We thought it would be a smart idea to put together the best apps for college students, and especially college freshmen. After all, when parents send our kids off to college — whether close to home or across the country — you really want them equipped with all the things they need to navigate life without you.

Besides, as a mom who’s readying to send my third kid to college, I know first-hand that the more prepared your kids are, the better you can sleep at night.

So in addition to all of the dorm room essentials I’ve shared, I rounded up the very best apps for college freshmen, all recommended by other students — including our own. They’re all designed to make life a little easier during that first year away from home. And some of them are even smart downloads for kids at commuter schools or attending local community colleges.

The best apps for transportation and navigating a new city
The best apps for money management
The best apps for independence and self-management
The best apps for healthcare and well-being
The best apps for feeding themselves
The best apps…to delete

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The best apps for college freshmen to help navigate life away from home.

Because an 18-year-old is technically an adult, you can’t force kids to add any of our list of best apps for college students to their phone or tablet — which is why I suggest you bookmark this post. That way, when you get that text saying, “Hey Mom, remember that alarm app you told me about and I didn’t download? What was it called?”– you can quickly find the reference.

A note about payments and paid apps: Some of these apps require a credit card on file for purchases. While many kids have one by freshman year, my own kids did not, and I did not want them putting their debit cards on file.

One option is to use a card like Greenlight, which can serve as a credit card with training wheels — you can deposit a set amount, like an allowance, and they can tie the card to their accounts as with any Amex or Visa. You can also deposit money specifically for say, “GrubHub” or the college bookstore.

Another option is to use your own credit card. This is what I did with my own kids — their purchases were billed to me and then they were obligated to return the money to me at end of the month for any purchases or monthly fees.Of course, this is a family decision that you can make with your young adult on how best to help them get started.

Related: A clever way to organize your apps on your phone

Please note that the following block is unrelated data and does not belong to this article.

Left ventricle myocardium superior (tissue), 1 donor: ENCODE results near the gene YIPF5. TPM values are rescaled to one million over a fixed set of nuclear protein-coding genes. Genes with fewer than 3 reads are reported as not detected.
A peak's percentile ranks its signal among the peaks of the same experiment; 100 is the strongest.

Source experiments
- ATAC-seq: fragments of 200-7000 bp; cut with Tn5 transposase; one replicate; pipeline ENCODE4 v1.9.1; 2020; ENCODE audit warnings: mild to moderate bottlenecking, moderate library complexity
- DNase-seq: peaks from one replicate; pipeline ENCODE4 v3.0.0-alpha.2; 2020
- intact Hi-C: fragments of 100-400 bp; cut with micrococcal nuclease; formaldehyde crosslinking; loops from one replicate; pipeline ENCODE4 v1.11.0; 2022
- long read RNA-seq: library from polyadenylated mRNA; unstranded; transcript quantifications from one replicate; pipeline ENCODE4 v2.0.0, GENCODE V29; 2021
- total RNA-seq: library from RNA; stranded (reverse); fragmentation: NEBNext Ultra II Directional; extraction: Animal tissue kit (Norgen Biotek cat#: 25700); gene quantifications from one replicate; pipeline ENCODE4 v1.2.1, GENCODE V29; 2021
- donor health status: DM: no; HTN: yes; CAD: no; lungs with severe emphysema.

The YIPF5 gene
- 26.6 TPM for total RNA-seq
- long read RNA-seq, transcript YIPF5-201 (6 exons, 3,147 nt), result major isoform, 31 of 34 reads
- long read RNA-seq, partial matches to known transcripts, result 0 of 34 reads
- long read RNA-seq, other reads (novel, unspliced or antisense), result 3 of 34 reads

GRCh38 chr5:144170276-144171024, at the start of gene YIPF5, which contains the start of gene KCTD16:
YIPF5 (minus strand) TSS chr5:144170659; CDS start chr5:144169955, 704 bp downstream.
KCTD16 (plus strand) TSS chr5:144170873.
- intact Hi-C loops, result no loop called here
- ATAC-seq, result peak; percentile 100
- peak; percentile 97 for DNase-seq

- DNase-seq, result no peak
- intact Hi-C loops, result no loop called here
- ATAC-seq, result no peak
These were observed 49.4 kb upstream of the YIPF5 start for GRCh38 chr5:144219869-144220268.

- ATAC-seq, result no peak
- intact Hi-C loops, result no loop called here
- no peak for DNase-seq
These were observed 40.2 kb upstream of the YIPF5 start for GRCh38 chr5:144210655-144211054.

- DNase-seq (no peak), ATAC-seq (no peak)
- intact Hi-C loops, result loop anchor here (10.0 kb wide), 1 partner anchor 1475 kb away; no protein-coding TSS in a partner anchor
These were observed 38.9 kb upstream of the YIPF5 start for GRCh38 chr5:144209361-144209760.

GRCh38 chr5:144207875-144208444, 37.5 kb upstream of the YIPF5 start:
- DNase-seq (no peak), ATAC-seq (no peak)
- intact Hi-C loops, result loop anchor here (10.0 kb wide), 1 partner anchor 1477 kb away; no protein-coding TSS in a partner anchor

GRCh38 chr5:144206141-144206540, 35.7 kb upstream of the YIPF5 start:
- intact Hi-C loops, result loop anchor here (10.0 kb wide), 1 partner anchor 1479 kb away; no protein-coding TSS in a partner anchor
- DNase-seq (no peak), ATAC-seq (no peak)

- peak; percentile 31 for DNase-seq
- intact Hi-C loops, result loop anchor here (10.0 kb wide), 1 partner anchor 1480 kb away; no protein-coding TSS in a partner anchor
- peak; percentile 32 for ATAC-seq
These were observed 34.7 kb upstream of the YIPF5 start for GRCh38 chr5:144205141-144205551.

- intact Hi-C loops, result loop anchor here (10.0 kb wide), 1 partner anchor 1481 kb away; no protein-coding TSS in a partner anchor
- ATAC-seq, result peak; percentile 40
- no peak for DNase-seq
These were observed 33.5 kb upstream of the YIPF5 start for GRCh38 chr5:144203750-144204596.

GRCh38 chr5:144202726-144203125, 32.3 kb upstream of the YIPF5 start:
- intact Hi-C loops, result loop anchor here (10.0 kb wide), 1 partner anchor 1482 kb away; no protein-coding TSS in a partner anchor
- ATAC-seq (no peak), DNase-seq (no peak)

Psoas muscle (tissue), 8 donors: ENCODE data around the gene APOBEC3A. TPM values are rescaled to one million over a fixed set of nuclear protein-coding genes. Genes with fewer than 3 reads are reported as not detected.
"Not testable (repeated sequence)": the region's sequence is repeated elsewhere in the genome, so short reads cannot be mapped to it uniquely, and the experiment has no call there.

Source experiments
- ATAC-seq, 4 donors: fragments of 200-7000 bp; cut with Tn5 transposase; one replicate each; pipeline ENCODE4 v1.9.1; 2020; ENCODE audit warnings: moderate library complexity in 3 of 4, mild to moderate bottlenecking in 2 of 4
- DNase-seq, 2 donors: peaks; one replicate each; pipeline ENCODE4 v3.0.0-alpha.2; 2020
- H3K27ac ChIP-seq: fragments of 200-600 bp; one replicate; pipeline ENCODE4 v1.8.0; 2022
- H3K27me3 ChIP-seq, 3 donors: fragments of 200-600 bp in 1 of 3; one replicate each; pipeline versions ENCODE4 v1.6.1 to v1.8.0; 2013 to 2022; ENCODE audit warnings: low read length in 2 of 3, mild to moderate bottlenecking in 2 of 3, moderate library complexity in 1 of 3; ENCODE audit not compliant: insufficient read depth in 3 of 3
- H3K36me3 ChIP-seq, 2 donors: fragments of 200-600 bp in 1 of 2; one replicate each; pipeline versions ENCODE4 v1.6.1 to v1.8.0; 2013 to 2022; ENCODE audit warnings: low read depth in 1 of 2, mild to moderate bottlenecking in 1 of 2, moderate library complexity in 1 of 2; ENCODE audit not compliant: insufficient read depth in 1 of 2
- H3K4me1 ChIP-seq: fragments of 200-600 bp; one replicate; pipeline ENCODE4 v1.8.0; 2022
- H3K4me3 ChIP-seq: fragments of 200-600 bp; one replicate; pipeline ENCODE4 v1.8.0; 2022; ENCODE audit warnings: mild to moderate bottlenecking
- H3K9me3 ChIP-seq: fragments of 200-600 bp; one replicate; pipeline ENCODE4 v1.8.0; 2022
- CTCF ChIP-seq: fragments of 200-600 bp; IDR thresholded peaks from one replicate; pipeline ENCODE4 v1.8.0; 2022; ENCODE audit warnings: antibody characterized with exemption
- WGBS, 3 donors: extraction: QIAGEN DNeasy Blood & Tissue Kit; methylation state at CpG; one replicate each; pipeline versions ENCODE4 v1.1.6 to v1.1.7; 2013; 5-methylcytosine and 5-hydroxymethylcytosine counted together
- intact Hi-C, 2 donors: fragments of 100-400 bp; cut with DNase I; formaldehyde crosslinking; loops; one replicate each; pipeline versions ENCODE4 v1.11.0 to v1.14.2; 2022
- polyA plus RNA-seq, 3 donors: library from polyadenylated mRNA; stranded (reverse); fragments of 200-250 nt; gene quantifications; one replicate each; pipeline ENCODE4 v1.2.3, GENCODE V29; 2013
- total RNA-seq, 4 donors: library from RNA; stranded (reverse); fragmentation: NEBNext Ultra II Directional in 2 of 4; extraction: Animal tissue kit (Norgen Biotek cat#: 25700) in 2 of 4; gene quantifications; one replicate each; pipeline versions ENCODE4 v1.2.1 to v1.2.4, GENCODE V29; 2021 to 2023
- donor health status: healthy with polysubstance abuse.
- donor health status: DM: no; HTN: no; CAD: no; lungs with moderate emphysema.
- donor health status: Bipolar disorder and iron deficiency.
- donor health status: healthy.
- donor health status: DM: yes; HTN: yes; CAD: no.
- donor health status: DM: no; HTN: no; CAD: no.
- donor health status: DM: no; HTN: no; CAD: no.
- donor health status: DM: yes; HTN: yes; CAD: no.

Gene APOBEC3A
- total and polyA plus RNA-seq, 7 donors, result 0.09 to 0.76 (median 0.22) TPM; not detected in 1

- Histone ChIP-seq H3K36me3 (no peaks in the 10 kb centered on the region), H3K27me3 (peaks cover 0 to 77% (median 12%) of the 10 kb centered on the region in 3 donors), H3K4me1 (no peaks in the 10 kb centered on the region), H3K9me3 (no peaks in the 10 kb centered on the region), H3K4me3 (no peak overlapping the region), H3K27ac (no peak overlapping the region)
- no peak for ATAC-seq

The best apps for college students:
Apps for transportation and navigating a new city

The best apps for college students to help navigate a new city | Cool Mom Tech

Even if your college student is only living a few miles from home, their new campus will be an entirely different world from what they are used to. Learning how to navigate that new world may come super easy, but they may also need a bit of help. and these apps are great for college students in that regard.

City Mapper is our favorite map apps for 27 of the top cities around the US and Canada, and especially for public transportation options. It even shows bike paths and the best navigation options for scooters and bikes.

If your student will be in a more rural area, or a smaller city like Albany, Syracuse, or Sacramento, stick to the Google Maps App or Waze for getting around. If your student is taking a car to campus, GasBuddy is a fantastic app for students on a budget. (i.e. all of them.)

No car? Uber or Lyft are what my kids used to get around campus when they weren’t walking or riding bikes. Just be sure you have the conversation with them about ride service safety rules, like making sure the driver knows their name before they get into the car.

While Uber and Lyft apps have options for scooter and bike rentals is many cities, my kids prefer Lime for its “group ride” options, so they can rent more than one scooter or bike on a single person’s app. (As a mom, I like that the app reminds you to wear a helmet several times during the renting process.)

Finally, most universities and colleges have their own interactive campus map app that your student has probably already downloaded. But if for some reason they haven’t, double check and see if one is available. They’re typically really great and may include tabs for local transportation options, campus resources,  security and more.

The best apps for college students:
Apps for money management